“They were stoned, they were sawn in two, they were tempted, they were put to death with the sword; they went about in sheepskins, in goatskins, being destitute, afflicted, ill-treated (men of whom the world was not worthy).” Hebrews 11:37-38a
These and other sufferings (vv.35-38) were the excruciating fates of some of our forefathers in the faith. Great opposition and persecution are sometimes the lot of God’s faithful people. And among the most shocking forms of persecution listed in Hebrews 11 (or anywhere else, for that matter) is the torment of being “sawn in two”. Read it again, soberly: “Sawn in two”. That’s not a grisly scene from a fictional horror movie. It actually happened, says the author of Hebrews. Indeed, there is a tradition that states that it happened to that great and eloquent prophet of God, Isaiah. And all these other great pains and trials actually happened, too – to real people! And some of them still do! The people of God didn’t just suffer in biblical times, but they have suffered greatly at various points since (read, for instance, about the Covenanters or the Huguenots); and they are suffering still (see The Voice of the Martyrs). And thinking about the severe suffering of our fathers and brothers in the faith (and perhaps our own severe trials, still to come) should come with at least four upshots, it seems to me:
1. Let us not murmur about our current, light sufferings. Do we sometimes experience opposition or discrimination for our faith? Yes. Have we been stoned or sawn in two? No. And so, while we rightly recognize, and pray about, and groan under whatever pushback we may receive for our faith … let us not make it out as though we are some great martyrs. And certainly, let us not murmur (Philippians 2:14).
2. Let us pray and act on behalf of the sufferers. “Remember the prisoners, as though in prison with them, and those who are ill-treated, since you yourselves also are in the body” (Hebrews 13:3). Don’t forget the people who are suffering, even today, after the manner of Hebrews 11:35-38! Remember them in your prayers, and in your generosity, too. The Voice of the Martyrs is a good organization to help you do both.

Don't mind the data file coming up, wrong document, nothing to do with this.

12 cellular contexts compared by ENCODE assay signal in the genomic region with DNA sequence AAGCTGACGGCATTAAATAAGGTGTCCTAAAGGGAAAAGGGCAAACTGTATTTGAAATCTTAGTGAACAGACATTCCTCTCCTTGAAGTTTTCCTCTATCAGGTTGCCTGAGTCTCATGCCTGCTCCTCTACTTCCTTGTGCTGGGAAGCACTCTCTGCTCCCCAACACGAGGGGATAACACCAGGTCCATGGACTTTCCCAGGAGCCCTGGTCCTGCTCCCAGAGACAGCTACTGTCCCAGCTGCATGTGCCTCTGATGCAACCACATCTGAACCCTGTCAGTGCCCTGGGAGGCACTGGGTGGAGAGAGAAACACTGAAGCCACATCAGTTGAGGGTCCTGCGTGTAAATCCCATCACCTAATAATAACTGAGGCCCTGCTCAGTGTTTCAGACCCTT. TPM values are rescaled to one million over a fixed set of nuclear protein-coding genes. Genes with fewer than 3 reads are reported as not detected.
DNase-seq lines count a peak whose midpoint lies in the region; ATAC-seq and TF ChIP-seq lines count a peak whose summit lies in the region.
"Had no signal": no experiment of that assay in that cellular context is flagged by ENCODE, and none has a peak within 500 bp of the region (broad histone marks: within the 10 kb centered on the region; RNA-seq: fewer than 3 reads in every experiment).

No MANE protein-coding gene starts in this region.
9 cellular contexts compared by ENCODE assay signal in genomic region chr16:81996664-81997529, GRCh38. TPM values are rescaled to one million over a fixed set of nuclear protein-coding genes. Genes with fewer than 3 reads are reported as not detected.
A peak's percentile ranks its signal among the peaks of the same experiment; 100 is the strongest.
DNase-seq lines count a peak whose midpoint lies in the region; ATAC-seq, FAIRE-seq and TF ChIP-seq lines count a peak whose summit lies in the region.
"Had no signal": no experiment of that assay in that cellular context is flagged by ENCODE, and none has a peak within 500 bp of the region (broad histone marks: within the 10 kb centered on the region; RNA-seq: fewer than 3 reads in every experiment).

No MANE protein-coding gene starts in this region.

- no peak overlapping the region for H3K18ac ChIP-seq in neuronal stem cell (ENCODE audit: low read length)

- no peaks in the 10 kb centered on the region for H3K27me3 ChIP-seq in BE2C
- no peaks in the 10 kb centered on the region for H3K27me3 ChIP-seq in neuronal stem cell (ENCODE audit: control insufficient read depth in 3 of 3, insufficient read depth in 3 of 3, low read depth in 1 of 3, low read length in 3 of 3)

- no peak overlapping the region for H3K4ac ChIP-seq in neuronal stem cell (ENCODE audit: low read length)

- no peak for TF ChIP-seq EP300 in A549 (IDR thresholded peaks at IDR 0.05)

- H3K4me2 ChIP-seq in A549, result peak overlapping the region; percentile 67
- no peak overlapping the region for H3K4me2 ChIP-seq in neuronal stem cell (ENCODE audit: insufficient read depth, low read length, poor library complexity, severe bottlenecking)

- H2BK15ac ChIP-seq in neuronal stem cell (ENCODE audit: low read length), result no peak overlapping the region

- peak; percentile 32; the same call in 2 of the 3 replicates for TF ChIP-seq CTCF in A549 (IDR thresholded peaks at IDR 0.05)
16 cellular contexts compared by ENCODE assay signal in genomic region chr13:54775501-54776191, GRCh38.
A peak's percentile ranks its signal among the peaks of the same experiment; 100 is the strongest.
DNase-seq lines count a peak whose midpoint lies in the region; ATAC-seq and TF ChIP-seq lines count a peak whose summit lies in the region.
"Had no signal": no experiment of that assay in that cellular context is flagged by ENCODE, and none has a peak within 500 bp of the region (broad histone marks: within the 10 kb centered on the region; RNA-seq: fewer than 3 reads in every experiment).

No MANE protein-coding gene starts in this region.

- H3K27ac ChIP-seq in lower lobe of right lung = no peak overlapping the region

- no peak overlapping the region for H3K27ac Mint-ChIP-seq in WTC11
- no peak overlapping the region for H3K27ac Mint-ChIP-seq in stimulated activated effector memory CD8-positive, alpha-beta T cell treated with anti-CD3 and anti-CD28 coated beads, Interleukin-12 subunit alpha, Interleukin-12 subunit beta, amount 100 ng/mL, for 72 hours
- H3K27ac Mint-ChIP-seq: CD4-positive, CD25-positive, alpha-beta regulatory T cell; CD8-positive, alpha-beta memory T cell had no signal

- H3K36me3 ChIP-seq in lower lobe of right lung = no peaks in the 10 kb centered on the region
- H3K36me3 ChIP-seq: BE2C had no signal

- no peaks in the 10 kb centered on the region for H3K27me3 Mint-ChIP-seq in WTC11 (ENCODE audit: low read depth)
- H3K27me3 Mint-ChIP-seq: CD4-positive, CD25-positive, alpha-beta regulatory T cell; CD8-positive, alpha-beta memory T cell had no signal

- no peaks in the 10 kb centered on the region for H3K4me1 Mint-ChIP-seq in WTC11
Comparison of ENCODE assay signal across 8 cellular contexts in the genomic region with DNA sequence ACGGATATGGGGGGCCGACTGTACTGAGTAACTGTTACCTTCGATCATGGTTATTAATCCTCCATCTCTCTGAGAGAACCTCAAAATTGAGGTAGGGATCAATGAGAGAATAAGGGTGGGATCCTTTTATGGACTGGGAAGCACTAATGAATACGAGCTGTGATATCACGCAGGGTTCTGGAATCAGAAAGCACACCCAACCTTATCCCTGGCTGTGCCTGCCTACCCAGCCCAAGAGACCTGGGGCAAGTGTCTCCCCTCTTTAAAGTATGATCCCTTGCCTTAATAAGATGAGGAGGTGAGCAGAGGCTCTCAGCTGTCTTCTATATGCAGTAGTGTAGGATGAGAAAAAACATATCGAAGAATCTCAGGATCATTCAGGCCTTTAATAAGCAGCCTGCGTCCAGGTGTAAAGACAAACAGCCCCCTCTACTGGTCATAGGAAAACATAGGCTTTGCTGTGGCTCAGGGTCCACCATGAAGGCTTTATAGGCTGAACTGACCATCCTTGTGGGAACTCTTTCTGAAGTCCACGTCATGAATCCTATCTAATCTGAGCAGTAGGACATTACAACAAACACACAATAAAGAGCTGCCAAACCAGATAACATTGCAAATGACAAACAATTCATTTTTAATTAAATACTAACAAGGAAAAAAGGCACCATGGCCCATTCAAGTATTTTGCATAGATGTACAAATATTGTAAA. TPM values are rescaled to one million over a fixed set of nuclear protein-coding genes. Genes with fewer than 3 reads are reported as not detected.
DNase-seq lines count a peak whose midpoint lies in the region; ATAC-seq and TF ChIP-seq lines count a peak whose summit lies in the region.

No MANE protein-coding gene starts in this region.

3. Let us be serious about our faith. If our forefathers (and many of our contemporaries, too) have been committed enough to the Lord to have ended up stoned, sawn in two, and persecuted in many other ways … then this Christianity thing is serious business! And if the devil is so opposed to Christ that he incites people to carry out such torture of Christ’s followers, then this Christianity thing is serious business! Let us be sure we treat it that way in every area of our lives … whether it results in us being respected, rejected, or rent in two. “Therefore, since we have so great a cloud of witnesses surrounding us [in Hebrews ch.11, that is], let us also lay aside every encumbrance and the sin which so easily entangles us, and let us run with endurance the race that is set before us, fixing our eyes on Jesus” (Hebrews 12:1-2a).
4. Let us hope in eternity. “Here we do not have a lasting city” (Hebrews 13:14). And, indeed, sometimes we have, in this life, a hostile city, or nation, or culture. Perhaps we are just on the cusp, in this culture, of finding that out, first-hand. But this life is not all there is; this city is not the lasting one! And “the sufferings of this present time are not worthy to be compared with the glory that is to be revealed to us” (Romans 8:18). And so, while I do not say that we should not groan under our trials, yet we must not fixate on our trials … but on Jesus (Hebrews 12:2), and on “the glory that is to be revealed to us” when all these difficulties will be ended forever. Let us fix our minds on “the city which is to come” (Hebrews 13:14), where “they will hammer their swords into plowshares” (Isaiah 2:4) … and their saws, too! “Here we do not have a lasting city, but we are seeking the city which is to come.”